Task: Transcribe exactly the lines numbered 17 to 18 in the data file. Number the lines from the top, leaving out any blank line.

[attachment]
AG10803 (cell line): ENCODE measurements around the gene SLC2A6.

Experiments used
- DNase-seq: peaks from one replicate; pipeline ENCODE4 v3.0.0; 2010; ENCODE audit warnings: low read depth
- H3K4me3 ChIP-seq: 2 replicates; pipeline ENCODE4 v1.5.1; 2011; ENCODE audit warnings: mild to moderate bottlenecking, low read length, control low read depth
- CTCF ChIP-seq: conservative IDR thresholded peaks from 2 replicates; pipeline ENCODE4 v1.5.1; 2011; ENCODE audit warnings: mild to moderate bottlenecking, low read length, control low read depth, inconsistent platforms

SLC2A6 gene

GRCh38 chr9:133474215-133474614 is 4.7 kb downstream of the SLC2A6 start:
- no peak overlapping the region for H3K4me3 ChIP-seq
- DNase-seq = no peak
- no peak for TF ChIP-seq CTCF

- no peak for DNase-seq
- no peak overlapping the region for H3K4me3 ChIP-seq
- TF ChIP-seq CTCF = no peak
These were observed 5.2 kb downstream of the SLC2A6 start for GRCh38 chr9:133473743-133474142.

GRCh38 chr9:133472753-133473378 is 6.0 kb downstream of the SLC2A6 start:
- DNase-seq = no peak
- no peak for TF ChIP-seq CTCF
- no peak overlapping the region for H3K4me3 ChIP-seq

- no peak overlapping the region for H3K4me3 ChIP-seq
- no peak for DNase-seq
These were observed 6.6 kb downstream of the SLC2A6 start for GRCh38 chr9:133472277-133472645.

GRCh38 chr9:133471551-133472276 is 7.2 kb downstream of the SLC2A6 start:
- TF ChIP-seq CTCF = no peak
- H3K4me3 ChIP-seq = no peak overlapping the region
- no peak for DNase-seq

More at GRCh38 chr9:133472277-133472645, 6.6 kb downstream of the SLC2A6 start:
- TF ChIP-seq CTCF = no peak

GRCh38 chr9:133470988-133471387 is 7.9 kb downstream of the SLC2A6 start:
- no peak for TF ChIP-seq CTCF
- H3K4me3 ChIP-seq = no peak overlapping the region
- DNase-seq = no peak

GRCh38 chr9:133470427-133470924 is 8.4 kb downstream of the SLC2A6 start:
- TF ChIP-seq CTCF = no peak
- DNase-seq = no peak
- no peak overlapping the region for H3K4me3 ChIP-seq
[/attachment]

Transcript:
- no peak for TF ChIP-seq CTCF
- no peak overlapping the region for H3K4me3 ChIP-seq